Early Adopter Characteristics


  • Male, childless and employed full-time
  • Higher incomes and greater educational attainment
  • Greater propensity to use personal computers for multiple tasks, many of which
  • are work-related
  • More likely to be involved in the purchase of technology products at both home
  • and work
  • Typically own more PCs (additions, not replacements)
  • Spend more money on both hardware and software
  • Used the Internet earlier and more intensely


Adopters Influence the Purchases of Other Tech Buyers


Due to these characteristics, Early Adopters tend to be more technologically savvy than the majority of other purchasers. CIMS shows us that Early Adopters are 23% more likely to strongly agree with the statement «I know more about PC technology than most other people I know» than the majority of home purchase influencers («strongly agree» means respondents gave a 7, 8, or 9 response on a 1-9 point scale). They are 15% more likely to strongly agree with the statement «People come to me for

advice about computers and technology.» This means that it is worthwhile to target «Early Adopters» and use them as evangelists for your products.


Targeting the Early Adopter Crowd


CIMS projects that there are 3.5 million «Early Adopters» in the active U.S. technology influencer population. The segment accounts for just 9% of this total population of home technology influencers (39,472,000).


9.2.7 Strategies


  • Innovators: use heavy public relations to spread word to them
    – Press releases and lots of information on Web site
    – Banner ads
  • Early adopters: advertising
    – Incentives to tell friends about product
    – Free product for referrals, affiliate programs, suggest benefits of referring (ICQ) etc.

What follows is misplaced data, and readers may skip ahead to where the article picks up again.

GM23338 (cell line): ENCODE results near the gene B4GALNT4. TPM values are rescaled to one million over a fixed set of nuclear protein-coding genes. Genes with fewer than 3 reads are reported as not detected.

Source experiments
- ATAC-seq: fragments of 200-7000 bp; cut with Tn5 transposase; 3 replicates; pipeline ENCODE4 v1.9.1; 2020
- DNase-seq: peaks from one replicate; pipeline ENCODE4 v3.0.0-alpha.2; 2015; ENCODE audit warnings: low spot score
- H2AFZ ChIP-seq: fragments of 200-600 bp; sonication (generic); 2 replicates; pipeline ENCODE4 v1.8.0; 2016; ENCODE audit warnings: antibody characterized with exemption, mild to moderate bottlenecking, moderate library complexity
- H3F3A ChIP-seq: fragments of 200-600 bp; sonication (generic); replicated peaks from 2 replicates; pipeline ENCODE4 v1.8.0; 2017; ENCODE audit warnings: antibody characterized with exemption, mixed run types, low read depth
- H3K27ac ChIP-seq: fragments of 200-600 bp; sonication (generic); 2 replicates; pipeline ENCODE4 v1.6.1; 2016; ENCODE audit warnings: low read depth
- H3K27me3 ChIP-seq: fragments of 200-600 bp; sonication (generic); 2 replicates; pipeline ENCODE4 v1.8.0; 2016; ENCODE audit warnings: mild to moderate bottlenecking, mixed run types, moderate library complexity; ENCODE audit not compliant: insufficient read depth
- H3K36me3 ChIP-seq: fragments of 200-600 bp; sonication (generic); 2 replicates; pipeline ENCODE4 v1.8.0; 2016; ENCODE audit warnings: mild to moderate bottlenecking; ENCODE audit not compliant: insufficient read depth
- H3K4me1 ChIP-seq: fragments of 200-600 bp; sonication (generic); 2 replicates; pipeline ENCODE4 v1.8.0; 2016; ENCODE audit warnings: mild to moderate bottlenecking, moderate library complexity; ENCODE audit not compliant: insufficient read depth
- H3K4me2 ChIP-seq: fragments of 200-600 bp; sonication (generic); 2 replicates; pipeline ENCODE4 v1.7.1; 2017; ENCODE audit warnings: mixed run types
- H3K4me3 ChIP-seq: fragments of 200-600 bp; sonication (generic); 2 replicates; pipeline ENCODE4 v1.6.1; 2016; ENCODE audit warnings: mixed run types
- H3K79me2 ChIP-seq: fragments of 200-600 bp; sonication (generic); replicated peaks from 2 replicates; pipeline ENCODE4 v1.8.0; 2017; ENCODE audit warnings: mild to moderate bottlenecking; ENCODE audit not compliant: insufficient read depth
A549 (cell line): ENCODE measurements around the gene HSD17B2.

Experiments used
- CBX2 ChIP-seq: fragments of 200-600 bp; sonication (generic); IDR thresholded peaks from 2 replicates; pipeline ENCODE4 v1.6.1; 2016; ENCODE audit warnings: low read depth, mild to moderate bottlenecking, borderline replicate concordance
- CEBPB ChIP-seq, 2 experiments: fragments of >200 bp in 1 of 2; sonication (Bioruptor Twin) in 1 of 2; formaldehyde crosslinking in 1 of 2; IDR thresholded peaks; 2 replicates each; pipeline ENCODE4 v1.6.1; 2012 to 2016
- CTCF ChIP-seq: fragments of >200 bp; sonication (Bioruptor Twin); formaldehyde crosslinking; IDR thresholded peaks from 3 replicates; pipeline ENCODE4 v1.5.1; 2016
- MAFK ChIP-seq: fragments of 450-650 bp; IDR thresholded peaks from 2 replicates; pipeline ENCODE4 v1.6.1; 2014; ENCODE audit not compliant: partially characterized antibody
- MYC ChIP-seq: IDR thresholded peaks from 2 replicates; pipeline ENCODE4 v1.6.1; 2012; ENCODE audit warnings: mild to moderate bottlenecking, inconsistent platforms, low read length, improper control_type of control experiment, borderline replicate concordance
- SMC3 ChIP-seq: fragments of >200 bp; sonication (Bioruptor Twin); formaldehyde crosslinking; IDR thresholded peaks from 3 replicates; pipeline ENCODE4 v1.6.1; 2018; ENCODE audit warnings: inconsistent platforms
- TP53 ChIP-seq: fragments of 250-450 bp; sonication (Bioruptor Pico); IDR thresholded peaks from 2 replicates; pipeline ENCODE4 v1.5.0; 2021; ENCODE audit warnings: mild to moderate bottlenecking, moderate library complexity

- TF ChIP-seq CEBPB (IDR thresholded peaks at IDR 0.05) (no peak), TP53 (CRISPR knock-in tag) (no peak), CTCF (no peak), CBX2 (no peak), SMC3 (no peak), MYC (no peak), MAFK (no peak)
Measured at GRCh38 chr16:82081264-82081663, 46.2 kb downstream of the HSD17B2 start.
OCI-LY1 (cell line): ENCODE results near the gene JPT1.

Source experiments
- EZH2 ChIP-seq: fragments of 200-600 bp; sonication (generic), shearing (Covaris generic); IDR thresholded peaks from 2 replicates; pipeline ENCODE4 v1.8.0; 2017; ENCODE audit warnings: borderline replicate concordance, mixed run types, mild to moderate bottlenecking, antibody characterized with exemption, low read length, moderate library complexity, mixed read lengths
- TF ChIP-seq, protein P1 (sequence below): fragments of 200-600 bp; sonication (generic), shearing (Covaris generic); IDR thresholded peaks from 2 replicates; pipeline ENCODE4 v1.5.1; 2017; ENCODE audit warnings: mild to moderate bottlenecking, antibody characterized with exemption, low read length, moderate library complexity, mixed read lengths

– Make sure satisfaction level with product is high- 1:1 marketing
  • Later adopters:- bandwagon appeals
    – Show satisfaction of other users
    – Group conformity advertising
    – Status appeals-given higher social-economic status of early adopters



9.2.8 Demographics-Age

  • Majority between 21 and 55
  • Age 26-30 biggest group
  • Europe: over 65% between 21 and 35 



9.2.9 Demographics- Gender

  • 6 female
  • 4 male
  • Europe 82% male vs US 64 % male



9.2.10 Female Users

  • Fast growth
  • Increasing levels of technical awareness
  • Increase in product offerings targeted to females
  • Often decision makers for household expenditures
  • Heavy credit card users
  • By 2005, expected to be 60% of Internet consumers (not 60% of users)



9.2.11 Things that attract/repel females

  • 86% see ease of navigation as motivation to revisit sites
  • 73% leave sites out of navigational frustration
  • 77% rank quality content as important reason to revisit site



9.2.12 Education attainment

  • Most have attained some form of tertiary education
  • Industry:
  • University-students and academics
  • Information services
  • Software
  • Health





Hvis du har noen spørsmål eller ønsker å vite mer om Intelligence Resource kan du bruke kontaktmulighetene nedenfor: 


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Jan Vig
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Mobile : +47 414 43 727
e-mail: ja-vig@online.no
Web: www.slowdown.no ,www.intelligence.no , www.risikoledelse.com